Reflecting of 'Karnan'; Countering Pretence

Reflecting of 'Karnan'; Countering Pretence

Reported By 06 May 2021

I would like to juxtapose Karnan's plot with two incidents that have left me sleepless and have kept my thinking, hover over some grave Realities of life in India today. Mari Selvaraj has tried his best to be lowly, radical and critical. The movie starts with a gruesome, melancholic and morbid experience of a young girl who is lying in the middle of the road with seizures, while the vehicles pass by without taking any care for the abandoned soul. The movie assumes her death as a catalyst that entrench transformative mythical powers. Her progressive haunting presence is something that kept driving the spirit of the movie to another dimension of life with which my religious spirituality associates. Her presence embed deep capacities to incite inspirations to a community that has sustained slaughter marks as aspects that challenge demonic powers, like the morbid Caste system.

My religious spirituality thrives on remembrance, Christ promised the disciples of his presence till the end of times (I am with you always, even to the end of the age." Matthew 28:20). Octavio Paz, in his incredible work, The labyrinth of solitude accords the assertion of the Mexicans in the context of North American pretence as; 'We get drunk to confess; they get drunk to forget.' As much as we drink in the Christian Sacramental sense, we drink to remember, so does Paz, when he said; We Confess. It is the girl's spirit that drives the hope of redemption, the acute misery of the victim.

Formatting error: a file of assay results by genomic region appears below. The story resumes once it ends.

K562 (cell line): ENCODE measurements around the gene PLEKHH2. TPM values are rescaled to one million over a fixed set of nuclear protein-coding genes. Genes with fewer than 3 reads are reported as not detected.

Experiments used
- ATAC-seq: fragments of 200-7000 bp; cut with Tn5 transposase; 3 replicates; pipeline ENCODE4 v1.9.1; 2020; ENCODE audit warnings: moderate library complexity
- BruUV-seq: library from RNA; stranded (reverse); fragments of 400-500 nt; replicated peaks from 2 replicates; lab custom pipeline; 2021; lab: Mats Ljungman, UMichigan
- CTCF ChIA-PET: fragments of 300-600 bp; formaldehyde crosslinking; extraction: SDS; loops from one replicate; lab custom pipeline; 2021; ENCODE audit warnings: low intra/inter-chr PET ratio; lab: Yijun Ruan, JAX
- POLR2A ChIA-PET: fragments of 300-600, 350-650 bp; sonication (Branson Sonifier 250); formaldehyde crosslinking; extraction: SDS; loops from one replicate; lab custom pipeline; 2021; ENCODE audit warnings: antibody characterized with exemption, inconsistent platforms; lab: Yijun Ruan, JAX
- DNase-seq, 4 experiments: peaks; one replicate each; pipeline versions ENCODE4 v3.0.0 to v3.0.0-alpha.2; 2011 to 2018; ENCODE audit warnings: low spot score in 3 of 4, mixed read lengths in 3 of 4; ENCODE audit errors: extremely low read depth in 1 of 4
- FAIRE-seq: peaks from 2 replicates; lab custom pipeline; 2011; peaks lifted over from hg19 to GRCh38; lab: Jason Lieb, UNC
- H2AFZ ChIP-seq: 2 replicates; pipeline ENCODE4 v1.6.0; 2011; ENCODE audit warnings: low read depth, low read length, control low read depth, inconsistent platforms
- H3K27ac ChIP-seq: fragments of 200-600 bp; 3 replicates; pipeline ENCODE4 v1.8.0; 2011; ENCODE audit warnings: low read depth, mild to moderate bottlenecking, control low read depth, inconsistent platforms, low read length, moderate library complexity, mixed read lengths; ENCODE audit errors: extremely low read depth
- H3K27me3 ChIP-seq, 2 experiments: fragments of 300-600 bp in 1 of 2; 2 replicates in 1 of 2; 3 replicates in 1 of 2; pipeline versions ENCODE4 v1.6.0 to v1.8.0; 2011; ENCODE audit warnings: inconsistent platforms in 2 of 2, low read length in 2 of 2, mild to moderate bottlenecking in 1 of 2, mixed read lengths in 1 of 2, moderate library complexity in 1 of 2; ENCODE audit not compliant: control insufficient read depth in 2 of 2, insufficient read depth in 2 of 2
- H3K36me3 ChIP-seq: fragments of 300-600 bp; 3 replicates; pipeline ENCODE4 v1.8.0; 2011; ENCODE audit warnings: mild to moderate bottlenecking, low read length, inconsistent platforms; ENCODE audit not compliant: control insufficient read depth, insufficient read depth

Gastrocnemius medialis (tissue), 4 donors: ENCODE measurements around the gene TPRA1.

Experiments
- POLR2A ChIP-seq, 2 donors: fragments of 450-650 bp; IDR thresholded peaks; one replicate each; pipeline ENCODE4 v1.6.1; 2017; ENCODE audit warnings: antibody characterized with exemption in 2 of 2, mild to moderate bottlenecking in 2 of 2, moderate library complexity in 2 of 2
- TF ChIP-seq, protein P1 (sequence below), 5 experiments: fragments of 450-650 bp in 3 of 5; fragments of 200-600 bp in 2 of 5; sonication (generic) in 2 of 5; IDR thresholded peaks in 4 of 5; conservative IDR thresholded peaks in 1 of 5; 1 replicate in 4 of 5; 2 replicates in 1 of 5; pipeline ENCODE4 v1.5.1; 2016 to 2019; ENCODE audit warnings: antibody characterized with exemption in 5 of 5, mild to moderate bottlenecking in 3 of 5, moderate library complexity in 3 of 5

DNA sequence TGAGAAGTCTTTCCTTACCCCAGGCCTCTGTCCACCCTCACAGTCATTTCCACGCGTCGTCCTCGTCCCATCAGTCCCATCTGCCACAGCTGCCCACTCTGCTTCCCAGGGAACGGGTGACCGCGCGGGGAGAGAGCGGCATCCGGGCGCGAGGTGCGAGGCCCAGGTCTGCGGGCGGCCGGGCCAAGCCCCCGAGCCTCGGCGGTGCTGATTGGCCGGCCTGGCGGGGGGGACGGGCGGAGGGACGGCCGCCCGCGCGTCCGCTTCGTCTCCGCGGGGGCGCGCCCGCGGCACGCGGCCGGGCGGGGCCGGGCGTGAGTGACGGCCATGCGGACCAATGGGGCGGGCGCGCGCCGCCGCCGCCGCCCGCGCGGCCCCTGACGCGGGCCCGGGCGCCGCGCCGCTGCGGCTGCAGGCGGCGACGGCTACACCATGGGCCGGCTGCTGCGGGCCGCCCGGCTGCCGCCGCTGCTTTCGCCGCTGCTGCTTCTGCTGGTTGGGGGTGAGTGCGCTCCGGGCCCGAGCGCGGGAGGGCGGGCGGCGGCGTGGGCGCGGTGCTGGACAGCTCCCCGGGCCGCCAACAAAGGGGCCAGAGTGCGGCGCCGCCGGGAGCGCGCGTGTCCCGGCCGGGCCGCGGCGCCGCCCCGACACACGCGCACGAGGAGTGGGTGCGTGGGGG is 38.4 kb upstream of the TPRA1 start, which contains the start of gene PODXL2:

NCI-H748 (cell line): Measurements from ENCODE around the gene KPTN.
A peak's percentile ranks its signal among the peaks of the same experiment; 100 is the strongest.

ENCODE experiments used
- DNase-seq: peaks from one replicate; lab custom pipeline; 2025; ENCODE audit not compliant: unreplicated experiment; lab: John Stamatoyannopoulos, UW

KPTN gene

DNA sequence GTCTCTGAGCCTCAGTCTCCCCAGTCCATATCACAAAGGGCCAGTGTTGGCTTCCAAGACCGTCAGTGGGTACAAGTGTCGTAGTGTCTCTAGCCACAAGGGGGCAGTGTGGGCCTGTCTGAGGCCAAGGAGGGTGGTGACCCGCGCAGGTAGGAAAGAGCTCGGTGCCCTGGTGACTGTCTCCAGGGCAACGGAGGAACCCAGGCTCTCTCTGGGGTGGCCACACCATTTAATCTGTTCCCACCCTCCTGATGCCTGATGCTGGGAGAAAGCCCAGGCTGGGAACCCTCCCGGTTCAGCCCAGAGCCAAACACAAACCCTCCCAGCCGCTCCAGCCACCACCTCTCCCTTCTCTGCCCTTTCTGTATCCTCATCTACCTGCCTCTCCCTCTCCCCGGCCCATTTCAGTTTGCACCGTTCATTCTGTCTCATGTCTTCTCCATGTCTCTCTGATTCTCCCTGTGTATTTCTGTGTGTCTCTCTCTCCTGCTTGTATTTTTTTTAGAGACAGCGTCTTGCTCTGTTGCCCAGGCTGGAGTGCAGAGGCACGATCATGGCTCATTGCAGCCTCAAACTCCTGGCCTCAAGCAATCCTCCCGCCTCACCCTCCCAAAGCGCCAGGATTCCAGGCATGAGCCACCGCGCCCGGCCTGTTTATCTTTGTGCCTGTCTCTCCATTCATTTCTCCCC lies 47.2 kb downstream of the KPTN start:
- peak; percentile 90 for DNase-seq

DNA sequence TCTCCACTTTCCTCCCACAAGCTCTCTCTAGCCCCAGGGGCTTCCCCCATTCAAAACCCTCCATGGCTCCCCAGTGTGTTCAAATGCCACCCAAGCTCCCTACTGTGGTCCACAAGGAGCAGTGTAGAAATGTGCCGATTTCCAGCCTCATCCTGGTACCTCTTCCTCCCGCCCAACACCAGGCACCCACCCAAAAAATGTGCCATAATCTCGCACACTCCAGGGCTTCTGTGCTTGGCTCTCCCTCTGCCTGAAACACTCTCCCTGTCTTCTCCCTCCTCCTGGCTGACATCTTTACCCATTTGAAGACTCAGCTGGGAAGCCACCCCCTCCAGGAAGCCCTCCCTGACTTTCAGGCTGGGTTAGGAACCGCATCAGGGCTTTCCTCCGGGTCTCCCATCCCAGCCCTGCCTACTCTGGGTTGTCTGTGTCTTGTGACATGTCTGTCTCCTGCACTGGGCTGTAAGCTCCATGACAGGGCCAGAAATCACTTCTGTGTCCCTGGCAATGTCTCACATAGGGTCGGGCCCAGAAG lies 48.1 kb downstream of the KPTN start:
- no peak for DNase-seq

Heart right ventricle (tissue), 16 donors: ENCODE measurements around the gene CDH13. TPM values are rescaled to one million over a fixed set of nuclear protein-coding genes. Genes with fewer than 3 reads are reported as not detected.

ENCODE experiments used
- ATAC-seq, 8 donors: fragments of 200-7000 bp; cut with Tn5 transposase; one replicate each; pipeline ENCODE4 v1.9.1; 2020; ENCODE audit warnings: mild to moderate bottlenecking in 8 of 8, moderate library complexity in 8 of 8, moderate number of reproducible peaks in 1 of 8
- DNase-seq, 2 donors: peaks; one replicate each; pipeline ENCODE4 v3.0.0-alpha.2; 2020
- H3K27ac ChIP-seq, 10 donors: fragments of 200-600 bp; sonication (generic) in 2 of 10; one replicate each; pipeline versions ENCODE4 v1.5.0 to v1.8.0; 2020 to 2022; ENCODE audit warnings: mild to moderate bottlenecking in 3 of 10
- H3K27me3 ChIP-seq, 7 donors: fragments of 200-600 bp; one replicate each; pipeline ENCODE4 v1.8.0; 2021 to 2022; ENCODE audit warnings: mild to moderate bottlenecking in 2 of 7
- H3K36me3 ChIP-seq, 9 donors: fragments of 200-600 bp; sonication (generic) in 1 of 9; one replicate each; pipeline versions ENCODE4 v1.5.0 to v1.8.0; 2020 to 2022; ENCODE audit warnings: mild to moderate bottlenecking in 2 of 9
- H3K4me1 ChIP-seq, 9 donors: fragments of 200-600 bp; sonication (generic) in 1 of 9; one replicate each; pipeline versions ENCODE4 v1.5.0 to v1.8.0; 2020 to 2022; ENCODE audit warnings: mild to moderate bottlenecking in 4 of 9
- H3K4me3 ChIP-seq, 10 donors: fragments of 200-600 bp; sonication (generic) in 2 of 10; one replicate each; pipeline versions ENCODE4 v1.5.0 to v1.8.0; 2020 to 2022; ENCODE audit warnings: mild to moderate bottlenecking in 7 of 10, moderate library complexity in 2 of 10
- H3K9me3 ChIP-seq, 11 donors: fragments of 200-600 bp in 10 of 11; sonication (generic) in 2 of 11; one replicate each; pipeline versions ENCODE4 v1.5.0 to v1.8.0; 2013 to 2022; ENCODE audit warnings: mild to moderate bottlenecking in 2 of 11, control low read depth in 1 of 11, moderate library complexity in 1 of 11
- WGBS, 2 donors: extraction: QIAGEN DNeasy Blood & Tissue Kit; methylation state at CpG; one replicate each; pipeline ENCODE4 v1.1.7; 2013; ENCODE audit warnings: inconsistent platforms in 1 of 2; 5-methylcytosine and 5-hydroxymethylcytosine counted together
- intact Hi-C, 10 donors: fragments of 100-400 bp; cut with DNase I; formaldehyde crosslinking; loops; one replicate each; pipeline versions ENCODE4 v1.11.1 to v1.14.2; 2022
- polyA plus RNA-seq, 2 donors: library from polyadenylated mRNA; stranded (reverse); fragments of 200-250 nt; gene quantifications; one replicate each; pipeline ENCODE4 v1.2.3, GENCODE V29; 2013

Remembrance is all about memories. Particularly the Dalit memories are all about massacres and continuous killings and grave violence against them for thousands of years. The headless deity, later the headless painting on the colony’s wall are suggestive of such memories that drive oppressed communities. So, it is a natural tendency to draw parallels to gruesome pasts, so did many who thought and still think Karnan embeds the Kodiankulam and Manjolai massacres. However, as a Tamil Christian Dalit, I could also think of an episode in Bangalore in the early 90s, where the Tamils in the city were brutalized by the dominant linguists of the state and supported by the police. In Bangalore tamil language is also associated with lower caste groups. In my memory that’s how I have been referred to, as kongga and katpadi both acutely derogative.

I could also think of the police brutality in the recent past at Sathankulam. Police brutality coupled with caste connotations overarch and pulsate the movie. To further the conversation on memories, I would like to bring in two recent experiences of Dalits which I think will lead to a larger question on the Dalit life affected by the never-ending caste atrocities in the country.

Recently a Dalit family was forced to take away the almost buried body of their four-month-old infant in the Koratagere taluk of Karnataka's Tumkur district, by the security guards of the acclaimed landowners.
It was noted that the baby died of serious respiratory illness. It was also noted that the family worked for a quarry and were landless and they were unaware of any land nearby excluded for the Dalits to bury their dead. Their vulnerable state of being, thrust them to bury the baby's body near their settlement. The drama continued as the family hopelessly loitered around with the corpse of their baby until they found a place for the dead one in this falsely freedom assumed state.